CPA & Business Advisory Blog

Inventory Turnover Ratio

The Inventory Turnover Ratio – Your Key to Boosting Manufacturing Efficiency

This article is published by Skoda Minotti’s Manufacturing & Distribution Group.

If you run an inventory-based business, it’s critical that you have systems and processes in place to manage your inventory effectively. Having too much or too little stock will put a drag on your bottom line and hurt your cash flow. How can you make sure you’re effectively managing your inventory? There’s actually one simple ratio that can help you evaluate the health of your inventory management—the inventory turnover ratio.

Understanding the Inventory Turnover Ratio

Determining your inventory turnover ratio will help you identify your business’ sweet spot in inventory management. The ratio is calculated in one of two ways:

  • Inventory Turnover = Cost of Goods Sold / Average Inventory*

or

  • Inventory Turnover = Sales / Inventory

*Average inventory can be calculated as (Beginning Inventory + Ending Inventory) / 2.

Both calculations are used frequently. However, the second is a less accurate representation of how long your inventory is truly on hand, since it includes the markup.

What Does the Ratio Signify?

As a general rule of thumb, a higher ratio indicates more efficient inventory management (i.e., keeping less inventory in stock). This generally implies that you are paying lower storage fees and have fewer dollars tied up in your stock, which, in turn, could free up cash for investing or reducing borrowing needs. A higher inventory ratio also indicates that your risk of obsolescence is lower, which is especially important for technology, fashion or other goods that are either improved upon or lose consumer appeal quickly. Understanding your inventory turnover will also enable you to maintain tighter control on your supply chain, helping you inch closer to a “just-in-time” inventory system.

That said, be wary of turnover ratios that are too high; this indicates that very little inventory is on hand. If you receive a large, sudden order, you may have to incur additional costs to fulfill the order—or, you may not be able to fill it at all.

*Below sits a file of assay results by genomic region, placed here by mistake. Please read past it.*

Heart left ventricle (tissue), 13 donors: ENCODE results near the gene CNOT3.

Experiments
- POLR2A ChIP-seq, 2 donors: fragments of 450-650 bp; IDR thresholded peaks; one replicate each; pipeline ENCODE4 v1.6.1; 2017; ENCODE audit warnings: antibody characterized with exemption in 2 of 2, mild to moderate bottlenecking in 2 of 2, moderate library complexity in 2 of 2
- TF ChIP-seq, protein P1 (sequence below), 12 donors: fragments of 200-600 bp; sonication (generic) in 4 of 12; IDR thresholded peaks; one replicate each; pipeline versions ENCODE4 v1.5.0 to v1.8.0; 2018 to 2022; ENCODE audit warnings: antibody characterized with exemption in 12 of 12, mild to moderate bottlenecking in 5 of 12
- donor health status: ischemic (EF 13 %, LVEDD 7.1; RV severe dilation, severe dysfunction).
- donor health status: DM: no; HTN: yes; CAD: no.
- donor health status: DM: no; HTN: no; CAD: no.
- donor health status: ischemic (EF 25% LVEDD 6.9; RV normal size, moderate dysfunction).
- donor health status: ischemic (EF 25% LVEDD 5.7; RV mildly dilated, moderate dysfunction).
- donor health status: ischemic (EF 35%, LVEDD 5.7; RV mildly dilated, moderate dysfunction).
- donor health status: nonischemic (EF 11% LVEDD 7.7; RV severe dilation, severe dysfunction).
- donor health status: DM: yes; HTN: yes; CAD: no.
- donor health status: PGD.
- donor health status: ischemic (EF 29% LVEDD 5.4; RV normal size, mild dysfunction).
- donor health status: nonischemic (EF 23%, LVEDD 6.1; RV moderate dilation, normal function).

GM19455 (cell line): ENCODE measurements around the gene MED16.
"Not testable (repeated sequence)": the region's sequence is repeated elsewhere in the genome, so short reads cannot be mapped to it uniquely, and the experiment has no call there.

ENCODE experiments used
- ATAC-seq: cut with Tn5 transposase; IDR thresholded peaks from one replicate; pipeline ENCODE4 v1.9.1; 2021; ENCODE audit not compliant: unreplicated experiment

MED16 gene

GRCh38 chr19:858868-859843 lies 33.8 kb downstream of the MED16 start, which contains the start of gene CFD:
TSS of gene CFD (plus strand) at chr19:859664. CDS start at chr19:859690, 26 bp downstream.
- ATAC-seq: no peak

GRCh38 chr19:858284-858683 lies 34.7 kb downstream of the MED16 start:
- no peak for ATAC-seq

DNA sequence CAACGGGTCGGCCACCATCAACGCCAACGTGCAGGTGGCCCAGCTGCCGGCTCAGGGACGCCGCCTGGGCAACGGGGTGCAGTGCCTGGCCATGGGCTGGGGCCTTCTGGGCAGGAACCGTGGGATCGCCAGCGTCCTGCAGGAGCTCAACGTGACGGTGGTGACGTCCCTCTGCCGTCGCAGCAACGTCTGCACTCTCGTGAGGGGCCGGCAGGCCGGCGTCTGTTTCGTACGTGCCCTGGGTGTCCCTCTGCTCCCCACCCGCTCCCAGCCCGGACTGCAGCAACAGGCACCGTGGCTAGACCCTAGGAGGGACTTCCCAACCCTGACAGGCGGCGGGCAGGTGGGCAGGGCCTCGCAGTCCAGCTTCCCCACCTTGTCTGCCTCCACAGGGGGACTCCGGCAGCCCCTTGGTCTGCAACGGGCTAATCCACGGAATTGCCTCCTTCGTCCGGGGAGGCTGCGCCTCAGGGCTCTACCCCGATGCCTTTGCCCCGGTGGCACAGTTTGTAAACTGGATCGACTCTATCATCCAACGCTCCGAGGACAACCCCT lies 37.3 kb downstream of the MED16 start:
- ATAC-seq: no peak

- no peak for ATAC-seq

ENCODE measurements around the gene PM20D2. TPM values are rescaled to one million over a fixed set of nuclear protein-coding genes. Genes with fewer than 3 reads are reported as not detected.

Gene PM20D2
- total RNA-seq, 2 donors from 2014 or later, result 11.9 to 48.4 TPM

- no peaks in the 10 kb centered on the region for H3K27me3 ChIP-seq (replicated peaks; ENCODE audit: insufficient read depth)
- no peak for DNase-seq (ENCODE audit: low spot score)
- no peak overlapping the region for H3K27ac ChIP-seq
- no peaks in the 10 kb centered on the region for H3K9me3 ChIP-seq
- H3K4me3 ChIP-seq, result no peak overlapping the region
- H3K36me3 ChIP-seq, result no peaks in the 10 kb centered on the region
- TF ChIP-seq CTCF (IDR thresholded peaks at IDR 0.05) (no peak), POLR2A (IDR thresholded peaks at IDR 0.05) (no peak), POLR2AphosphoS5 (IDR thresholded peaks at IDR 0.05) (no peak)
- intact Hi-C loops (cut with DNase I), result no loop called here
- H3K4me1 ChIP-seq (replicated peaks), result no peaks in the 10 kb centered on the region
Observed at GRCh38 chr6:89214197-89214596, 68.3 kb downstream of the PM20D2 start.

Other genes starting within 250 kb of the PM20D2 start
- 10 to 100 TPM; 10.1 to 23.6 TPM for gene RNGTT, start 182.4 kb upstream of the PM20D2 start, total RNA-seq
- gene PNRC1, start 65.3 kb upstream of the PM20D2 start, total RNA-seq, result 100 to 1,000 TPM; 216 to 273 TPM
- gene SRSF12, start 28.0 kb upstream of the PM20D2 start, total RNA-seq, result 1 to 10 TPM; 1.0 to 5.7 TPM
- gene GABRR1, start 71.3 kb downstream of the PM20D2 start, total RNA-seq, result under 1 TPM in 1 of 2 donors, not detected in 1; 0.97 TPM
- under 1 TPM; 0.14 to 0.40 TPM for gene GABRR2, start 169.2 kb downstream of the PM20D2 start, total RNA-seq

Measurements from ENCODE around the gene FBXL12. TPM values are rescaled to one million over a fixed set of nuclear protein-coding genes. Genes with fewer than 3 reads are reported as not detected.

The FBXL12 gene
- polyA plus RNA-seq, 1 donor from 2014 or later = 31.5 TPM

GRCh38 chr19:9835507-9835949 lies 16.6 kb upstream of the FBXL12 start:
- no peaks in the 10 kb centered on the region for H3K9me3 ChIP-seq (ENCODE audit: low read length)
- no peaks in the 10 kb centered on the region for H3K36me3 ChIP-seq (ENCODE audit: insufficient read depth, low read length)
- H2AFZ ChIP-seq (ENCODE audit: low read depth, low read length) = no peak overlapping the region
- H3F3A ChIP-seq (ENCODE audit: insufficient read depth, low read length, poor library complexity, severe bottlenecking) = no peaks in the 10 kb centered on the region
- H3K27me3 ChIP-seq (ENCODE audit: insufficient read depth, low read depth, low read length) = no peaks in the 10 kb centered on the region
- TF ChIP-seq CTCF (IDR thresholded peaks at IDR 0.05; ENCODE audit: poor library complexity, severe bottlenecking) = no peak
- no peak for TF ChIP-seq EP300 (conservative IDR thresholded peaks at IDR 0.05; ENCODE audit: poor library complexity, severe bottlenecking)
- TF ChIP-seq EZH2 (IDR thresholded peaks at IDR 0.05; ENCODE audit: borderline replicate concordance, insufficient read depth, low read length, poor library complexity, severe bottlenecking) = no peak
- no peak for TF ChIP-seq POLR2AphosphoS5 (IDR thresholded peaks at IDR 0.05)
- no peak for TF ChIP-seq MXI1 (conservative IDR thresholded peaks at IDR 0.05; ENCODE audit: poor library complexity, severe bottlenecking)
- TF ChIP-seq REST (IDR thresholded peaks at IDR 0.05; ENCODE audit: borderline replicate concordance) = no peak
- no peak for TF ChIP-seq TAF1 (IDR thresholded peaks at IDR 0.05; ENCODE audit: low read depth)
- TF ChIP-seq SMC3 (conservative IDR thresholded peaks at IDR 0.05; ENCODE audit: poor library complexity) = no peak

Using Inventory Turnover Ratio as a Comparability Tool

Using industry data to benchmark your inventory turnover ratio is a great way to understand what’s normal for your business. However, your business is unique and, in turn, your most efficient ratio will be unique. Calculate your inventory turnover ratio each month to creäte a trend analysis for budgeting and forecasting needs. The more history you have, the better you’re able to understand what’s normal for your business.

How Can You Improve Your Inventory Turnover Ratio?

Now that you know just how valuable a tool the inventory turnover ratio can be, you might be wondering how you can improve yours. There are a multitude of ways, but here are some practical strategies:

  • Order smaller quantities from suppliers more frequently
  • Forecast your sales demands and order only what you expect to sell to meet expectations
  • Reduce lead time from vendors and suppliers
  • Use automated systems to track inventory and sales demands
  • Research more affordable distributors
  • Create a marketing campaign to increase sales
  • Eliminate old inventory and focus on top selling products

Do you have questions about inventory turnover ratios, or other accounting issues? Please contact Darren Kerr at 330-668-1100 or email Darren.

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